Roger Hawkins, who as a member of the Muscle Shoals Rhythm Section, played drums on a raft of seminal R&B crossover staples, has died at the age of 75. The news was announced by the Muscle Shoals Music Foundation yesterday (20). The musician had been in poor health for a number of years.
Hawkins played a crucial role with the Swampers, as the rhythm section was originally and enduringly known, playing drums on such all-time greats as Aretha Franklin’s “Respect,” “Think,” “Chain of Fools,” “I Never Loved A Man (The Way I Love You) and others; Wilson Pickett’s “Mustang Sally,” and “Land of 1,000 Dances”; Percy Sledge’s “When A Man Loves A Woman,” Etta James’ “I’d Rather Go Blind,” and the Staple Singers’ “I’ll Take You There.”
The drummer, nicknamed “The Goat,” also played on recordings by a wide range of artists extending from soul into pop, rock, and country, including Eric Clapton (on the 1983 album Money and Cigarettes), Cat Stevens, Traffic (as a touring member in the 1970s), Tony Joe White, Bob Seger, Rod Stewart, Duane Allman, Joe Cocker, Paul Simon, Willie Nelson, Bobby Womack, Johnnie Taylor, Bobby “Blue” Bland, Boz Scaggs, and Albert King.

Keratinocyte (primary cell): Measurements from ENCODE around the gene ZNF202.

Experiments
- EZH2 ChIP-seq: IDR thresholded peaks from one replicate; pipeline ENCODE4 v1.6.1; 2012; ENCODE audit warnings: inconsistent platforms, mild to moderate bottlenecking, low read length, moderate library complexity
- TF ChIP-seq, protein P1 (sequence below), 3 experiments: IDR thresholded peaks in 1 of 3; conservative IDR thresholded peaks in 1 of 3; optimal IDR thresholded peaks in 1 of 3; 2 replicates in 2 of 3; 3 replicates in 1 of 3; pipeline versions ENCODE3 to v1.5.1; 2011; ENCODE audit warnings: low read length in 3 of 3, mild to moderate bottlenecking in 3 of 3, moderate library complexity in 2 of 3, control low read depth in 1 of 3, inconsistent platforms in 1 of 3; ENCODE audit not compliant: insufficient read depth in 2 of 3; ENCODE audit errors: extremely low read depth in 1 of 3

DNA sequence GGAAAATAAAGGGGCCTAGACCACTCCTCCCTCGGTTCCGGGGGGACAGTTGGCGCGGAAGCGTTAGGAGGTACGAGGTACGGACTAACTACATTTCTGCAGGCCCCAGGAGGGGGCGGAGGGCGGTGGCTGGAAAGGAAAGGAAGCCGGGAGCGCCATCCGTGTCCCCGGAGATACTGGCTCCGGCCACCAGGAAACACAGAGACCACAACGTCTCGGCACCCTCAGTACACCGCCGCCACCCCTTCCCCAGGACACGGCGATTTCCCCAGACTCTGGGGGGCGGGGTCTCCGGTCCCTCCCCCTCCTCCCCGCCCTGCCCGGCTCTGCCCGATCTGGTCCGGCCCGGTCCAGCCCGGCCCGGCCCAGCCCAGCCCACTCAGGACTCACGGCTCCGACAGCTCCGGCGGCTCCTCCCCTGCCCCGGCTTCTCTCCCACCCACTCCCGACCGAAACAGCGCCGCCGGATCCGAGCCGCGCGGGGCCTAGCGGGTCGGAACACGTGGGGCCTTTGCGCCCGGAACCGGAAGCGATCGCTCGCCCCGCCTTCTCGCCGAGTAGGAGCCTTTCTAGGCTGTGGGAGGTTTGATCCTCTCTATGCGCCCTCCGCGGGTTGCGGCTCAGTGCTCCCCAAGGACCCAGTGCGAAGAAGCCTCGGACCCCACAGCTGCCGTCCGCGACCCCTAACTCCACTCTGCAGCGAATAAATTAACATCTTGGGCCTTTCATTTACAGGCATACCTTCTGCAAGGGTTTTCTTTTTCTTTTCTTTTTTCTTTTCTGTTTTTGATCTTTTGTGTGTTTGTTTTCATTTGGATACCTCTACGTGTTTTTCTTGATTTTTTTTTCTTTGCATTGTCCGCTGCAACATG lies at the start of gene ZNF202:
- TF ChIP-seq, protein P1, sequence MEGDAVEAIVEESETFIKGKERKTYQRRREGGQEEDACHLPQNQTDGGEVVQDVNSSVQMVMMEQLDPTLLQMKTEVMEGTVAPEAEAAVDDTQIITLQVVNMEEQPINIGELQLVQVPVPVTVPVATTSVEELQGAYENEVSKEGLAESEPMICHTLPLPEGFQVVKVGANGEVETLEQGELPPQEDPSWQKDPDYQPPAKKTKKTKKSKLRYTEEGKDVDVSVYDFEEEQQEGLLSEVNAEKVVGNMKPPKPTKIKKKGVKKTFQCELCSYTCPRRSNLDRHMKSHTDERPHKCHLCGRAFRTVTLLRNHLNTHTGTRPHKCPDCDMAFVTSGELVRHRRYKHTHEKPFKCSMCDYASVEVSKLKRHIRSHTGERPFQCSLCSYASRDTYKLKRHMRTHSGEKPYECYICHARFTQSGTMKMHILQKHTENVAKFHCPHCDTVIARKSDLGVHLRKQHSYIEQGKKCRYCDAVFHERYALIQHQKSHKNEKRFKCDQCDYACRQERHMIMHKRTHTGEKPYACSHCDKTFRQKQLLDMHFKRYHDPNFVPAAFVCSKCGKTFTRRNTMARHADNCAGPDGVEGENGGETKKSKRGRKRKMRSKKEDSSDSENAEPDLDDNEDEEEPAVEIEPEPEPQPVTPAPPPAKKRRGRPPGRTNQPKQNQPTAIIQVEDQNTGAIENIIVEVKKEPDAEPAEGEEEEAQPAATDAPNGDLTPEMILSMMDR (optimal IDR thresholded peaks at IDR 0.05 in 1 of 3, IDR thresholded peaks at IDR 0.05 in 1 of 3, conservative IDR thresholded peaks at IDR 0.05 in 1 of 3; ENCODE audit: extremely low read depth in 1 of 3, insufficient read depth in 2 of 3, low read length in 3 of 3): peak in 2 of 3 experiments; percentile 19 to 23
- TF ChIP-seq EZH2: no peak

Noted modern-day artists were swift to pay their respects to Hawkins on social media. “Roger was a hero of mine and we’ll all miss him,” wrote Jason Isbell. “The music we love wouldn’t sound the same if he’d never shared his gift with all of us.” Dennis Locorriere, formerly of Dr. Hook, shared: “I had the pleasure of recording some of Hook’s biggest hits with Roger and the other fantastic MS players. A groove? He just had that ‘thing.’ And a hi-hat hand to die for.”
Paul Wexler, son of the great record producer and executive Jerry, added: “The great Roger Hawkins has passed. My dad’s favorite drummer.” Former Prince collaborator Susannah Melvoin mused: “Rip Roger Hawkins. Drummer extraordinaire…Muscle shoals new [sic] what musical back bone felt like. Rest in beats.”
Hawkins was born in Mishawaka, Indiana, on October 16, 1945, and played tambourine in church as a youngster, later learning about jazz and buying his own drumsticks and brushes. Swampers bassist David Hood told AL.com in 2019: “Roger was known as a good drummer before he was old enough to drive a car.”
He came to the fore with the Swampers when they were hired by producer Rick Hall at his FAME Studios in Muscle Shoals as his rhythm section. The grooves they created made the town synonymous with soul music, and Hawkins formed a special affinity with Franklin and Pickett. After playing his part for Aretha’s “Respect,” as he recalled to AL.com, ”At the time I thought, ‘This is really cooking.’ I never realized what kind of history was being made, but I knew that I liked it a lot.”
The Swampers left FAME in 1969 to form their own Muscle Shoals Sound studio. After a slow start, it began to attract such luminaries as Paul Simon, Willie Nelson and the Rolling Stones. Hawkins would add his magic touch to myriad releases over the coming years, but will always be known as the backbeat of a sound that captured a definitive era in soul music.